In our school district, there’s a late start day each week to allow for teacher prep. If I’m on my mommy A-game, I like to use this little extra bubble of time to do some hands-on science activities with my boys. This morning, as I urged my boys to step away from their exploration of household acids and pack up for the day, I jokingly said, “Enough science boys. It’s time to go to school.”
Book Plus. It’s my favorite formula for gift giving. Find a stellar book, add another meaningful item and you have a winning combination.
They say you should do something that scares you every now and then. Something outside of your comfort zone.
I was so there this past week.
I was invited to be on a discussion panel for Rae Pica’s BAM! Radio show, Studentcentricity. I was surprised and flattered to be invited, but radio is a new medium for me.
It scared me a little.
Then I found out the topic: Cultural Sensitivity During the Holidays. A topic that is so important, but also a potential minefield of controversy. Since I tend to prefer the sweet spot between extreme opinions on most issues, that essentially means I have plenty of opportunities to offend everyone equally. Throw in the fact that I could very easily misspeak in my effort to be concise for this fast-moving format, and I was sweating bullets. [Read more…]
As I sat filling out the teacher information sheet for the specialist, I struggled for precise words to describe what the challenge was. His parents were looking for help, and I was suppose to offer a teacher’s perspective, but how could I put it all on two tiny lines? And then the word I was looking for popped into my mind. He struggled with flexibility. His mind was often rigid, and when experience didn’t match up with expectation, he melted down and could not be moved from his position.
I’m sure there are many ways this strong personality will help him in his future. While this rigidity may be a challenge at times, it also helps when pursuing goals and overcoming obstacles. I’ve seen some of the same qualities in one of my own boys. I’ve even seen it in myself.
But my rigid thinking threatened my life. [Read more…]
I’ve had many people ask me how to teach children to read. Whether it’s a parent who doubts knowing enough to help her child through the process, or a teacher who worries that he’s pushing past the bounds of developmentally appropriate practice, there are many who wonder exactly how to get the job done well.
I remember that Sunday almost 8 years ago. My family was settled in on a bench for a church service, a fantastic feat in and of itself, considering our 2 very young, very lively boys around ages 2 and 3 1/2 (details during those years are a bit hazy for obvious reasons). In that phase Sunday church service was often a futile exercise in just keeping our boys in the ballpark of socially appropriate. (OK, honestly we usually aim for the same goal these days.) Just a few notches below a toddler-sized mosh pit. We were never the perfect row of quiet angels, and that was OK, but this Sunday was different, and I was stressed out about it.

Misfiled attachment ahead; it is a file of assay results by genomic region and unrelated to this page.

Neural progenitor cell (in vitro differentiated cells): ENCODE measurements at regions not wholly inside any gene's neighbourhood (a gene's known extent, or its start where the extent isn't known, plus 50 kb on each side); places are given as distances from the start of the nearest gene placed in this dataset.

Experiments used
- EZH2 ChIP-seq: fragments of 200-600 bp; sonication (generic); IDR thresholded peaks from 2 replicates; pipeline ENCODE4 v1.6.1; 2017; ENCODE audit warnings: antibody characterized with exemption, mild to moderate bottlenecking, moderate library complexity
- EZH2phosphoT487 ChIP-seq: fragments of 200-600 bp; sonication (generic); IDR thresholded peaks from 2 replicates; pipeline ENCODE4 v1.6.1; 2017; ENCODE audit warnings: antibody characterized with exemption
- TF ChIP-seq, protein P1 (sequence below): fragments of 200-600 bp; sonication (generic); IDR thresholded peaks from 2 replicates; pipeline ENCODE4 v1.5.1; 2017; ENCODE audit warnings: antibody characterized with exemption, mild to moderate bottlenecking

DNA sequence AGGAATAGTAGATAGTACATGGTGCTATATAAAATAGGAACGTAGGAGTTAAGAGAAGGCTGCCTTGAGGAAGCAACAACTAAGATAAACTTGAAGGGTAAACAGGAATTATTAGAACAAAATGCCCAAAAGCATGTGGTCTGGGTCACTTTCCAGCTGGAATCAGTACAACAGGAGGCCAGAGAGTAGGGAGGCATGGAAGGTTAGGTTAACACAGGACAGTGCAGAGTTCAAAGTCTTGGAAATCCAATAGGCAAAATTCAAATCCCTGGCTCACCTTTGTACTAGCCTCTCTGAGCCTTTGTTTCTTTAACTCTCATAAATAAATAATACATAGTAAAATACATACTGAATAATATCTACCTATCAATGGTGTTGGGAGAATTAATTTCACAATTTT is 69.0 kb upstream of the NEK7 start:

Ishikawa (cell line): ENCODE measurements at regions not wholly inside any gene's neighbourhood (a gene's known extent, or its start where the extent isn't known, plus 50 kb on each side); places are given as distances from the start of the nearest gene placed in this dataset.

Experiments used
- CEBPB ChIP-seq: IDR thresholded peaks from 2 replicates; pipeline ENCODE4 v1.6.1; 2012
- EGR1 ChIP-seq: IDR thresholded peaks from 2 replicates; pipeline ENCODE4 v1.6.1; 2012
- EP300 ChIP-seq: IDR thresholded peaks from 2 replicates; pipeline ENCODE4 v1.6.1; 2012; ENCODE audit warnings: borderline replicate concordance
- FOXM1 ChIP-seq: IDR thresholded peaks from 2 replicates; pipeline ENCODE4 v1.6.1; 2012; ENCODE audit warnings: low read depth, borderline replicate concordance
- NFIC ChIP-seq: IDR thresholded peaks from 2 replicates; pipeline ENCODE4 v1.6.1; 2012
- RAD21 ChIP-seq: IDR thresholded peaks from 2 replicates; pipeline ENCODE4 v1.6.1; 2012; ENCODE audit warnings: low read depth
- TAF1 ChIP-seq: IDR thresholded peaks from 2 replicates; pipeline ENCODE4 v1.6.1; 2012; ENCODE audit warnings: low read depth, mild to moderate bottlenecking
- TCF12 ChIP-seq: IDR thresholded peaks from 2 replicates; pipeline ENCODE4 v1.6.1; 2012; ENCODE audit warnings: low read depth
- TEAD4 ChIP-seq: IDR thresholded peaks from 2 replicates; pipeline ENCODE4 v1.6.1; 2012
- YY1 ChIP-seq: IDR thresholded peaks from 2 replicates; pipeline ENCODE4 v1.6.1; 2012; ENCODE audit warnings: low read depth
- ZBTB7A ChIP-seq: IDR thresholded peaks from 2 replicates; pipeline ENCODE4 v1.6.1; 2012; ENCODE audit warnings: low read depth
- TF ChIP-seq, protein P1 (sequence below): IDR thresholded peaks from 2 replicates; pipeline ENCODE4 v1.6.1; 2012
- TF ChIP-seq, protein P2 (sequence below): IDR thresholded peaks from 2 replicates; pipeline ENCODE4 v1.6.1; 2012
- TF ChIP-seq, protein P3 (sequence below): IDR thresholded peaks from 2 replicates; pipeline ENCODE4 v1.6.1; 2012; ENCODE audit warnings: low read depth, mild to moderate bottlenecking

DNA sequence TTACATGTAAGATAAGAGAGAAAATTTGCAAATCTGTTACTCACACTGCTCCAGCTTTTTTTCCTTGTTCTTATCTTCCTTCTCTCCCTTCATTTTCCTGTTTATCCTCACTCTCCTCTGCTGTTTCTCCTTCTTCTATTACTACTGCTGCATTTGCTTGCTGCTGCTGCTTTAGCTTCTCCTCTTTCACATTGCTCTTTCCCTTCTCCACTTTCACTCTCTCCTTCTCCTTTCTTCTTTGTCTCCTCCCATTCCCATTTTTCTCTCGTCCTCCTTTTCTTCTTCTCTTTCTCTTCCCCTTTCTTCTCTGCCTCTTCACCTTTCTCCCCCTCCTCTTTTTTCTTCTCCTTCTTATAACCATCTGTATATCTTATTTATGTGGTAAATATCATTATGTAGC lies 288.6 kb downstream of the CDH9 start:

I want you to meet someone who truly inspires me. Beryl Young is a fantastic photographer and an amazing person. She asked how she might be able to help out readers of Not Just Cute, and I suggested that both parents and teachers have a desire to use photography to document — both for memory-keeping and for communication — but are often overwhelmed by the process.
Beryl is a master at taking (and teaching about taking) high-quality photos that capture experiences with as much authenticity as beauty, and her teaching style is both simple and relatable.
I sat in the shallow end of the pool, shadowing my toddler as I watched my older boys take their turns on the water slide. We would need to go home soon, so I was calling to each one as they surfaced from their plunge and giving them a 5 minute warning.
My grandmother had a very green thumb. As my grandfather toiled away at getting alfalfa fields to grow and cows to give milk in a high desert climate, she turned their front yard into an explosion of color and scent. There were bright California poppies, delicate bleeding heart bushes, a huge swath of daisies, roses that were fuller and brighter than anything at the store, fascinating four o’clocks, little purple pansies (which she loved to sing about), and my favorites: the lilac and snowball bushes.